Beaches in Kauai with water spouts
Spouting Horn. No crowds right before sunset!

Vacation Lifestyle Inflation

I never stayed anywhere nicer than a Ramada or Holiday Inn growing up. Motel 6 used to be my lodging of choice when I was single. Now that I’ve been in a few nice hotels and resorts, my tastes have gone up. Not having groups of motorcycle gangs in the parking lot or weird stains on the carpet is not really a bad thing, but it’s easy to get caught up in vacation lifestyle inflation.

The Grand Hyatt in Kauai really is all that and a bag of chips, but you will pay lots for that extra bag of chips.  Standard rooms go for $700 a night. The room we had books for $1200/night. People who actually pay these rates are either really stupid rich and don’t need to worry or they can’t afford it and are living beyond their means. Regardless, you will feel special if you stay here or somewhere similar. I don’t know how many times Jim and I looked at each other and felt like we had “moved on up” like George and Weezie.

Staying for a reduced rate might make you feel like it’s OK to eat the $31 continental breakfast (yes, actual price!) or pay $150 a day to rent a cabana so you can sit by the pool under a tent. We did spend some money on this trip, but it was pretty much planned ahead of time. Make sure not to get sucked into a $19 room service hamburger if that isn’t what you wanted to spend your vacation money on.

Pros of Traveling With Points

Monk seal in the wild
Rare Monk seal sighting!

Duh, It’s Cheap or Free!

There is no way on earth we would have gotten to stay in some of the places we stayed on this trip if we hadn’t booked with points. If you’ve never stayed in a nice hotel, it’s a wonderful experience and one I highly recommend.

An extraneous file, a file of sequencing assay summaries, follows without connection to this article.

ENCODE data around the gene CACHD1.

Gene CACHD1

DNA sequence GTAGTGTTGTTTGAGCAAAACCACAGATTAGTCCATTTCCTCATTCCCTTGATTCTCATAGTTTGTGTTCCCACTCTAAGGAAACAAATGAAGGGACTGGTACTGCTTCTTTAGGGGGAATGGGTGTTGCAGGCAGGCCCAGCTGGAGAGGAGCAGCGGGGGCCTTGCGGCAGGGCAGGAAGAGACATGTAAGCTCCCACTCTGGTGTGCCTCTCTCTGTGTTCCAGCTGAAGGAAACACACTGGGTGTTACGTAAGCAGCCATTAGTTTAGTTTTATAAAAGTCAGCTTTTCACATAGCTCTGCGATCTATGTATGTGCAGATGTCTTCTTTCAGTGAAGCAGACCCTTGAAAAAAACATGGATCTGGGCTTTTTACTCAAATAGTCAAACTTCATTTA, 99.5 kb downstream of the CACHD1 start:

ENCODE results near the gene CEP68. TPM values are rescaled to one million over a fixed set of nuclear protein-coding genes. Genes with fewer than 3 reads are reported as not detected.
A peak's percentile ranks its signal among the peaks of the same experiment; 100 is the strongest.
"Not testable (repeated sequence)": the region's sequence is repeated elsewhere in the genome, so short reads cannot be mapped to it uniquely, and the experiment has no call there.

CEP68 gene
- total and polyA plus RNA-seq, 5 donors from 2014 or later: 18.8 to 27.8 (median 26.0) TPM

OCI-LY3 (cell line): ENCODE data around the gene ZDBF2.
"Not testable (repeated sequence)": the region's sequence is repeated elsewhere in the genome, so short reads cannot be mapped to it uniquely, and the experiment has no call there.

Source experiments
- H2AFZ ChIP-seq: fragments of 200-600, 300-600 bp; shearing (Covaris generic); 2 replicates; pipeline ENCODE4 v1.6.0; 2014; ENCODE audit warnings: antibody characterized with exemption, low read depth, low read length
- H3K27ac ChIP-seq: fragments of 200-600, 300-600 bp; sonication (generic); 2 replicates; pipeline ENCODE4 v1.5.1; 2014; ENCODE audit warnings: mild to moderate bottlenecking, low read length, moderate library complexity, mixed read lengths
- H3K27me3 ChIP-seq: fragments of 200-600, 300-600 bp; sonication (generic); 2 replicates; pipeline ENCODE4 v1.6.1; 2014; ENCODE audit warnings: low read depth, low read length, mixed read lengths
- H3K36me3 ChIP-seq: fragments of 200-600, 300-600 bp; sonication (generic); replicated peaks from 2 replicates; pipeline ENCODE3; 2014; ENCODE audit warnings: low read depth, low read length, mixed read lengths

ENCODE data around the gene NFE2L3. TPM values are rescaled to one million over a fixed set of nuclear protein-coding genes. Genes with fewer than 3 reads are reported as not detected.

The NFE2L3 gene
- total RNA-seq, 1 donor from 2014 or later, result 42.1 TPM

If we had to pay out of pocket for this trip, even staying in a cheaper place would have been a few thousand dollars. I won’t say it would have stopped us, but it would mean we could only go on vacation every few years instead of taking  some sort of trip every month or two.

So far this year, we’ve been to visit family in Kentucky twice, to Phoenix, San Diego, Aspen, Moab, and now Las Vegas and Hawaii. We’ll also be heading to Yellowstone National Park this fall and back to Phoenix and Moab later in the year. I realize most of these are not expensive trips, and we don’t use points on all of them.

By using our points for the bigger trips, we are able to take several smaller ones throughout the year. If that isn’t reason enough to pay off your debts and get your financial life in order, I don’t know what is. I didn’t get to see much of the world growing up. I think I still turned out OK, but I know travel makes me a happier person, and life is just too short not to be happy!

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Written By
Sydney White is a Texas-born stay at home mom who enjoys spending time with her family, bargain hunting and, of course, writing. She is currently the editor-in-chief of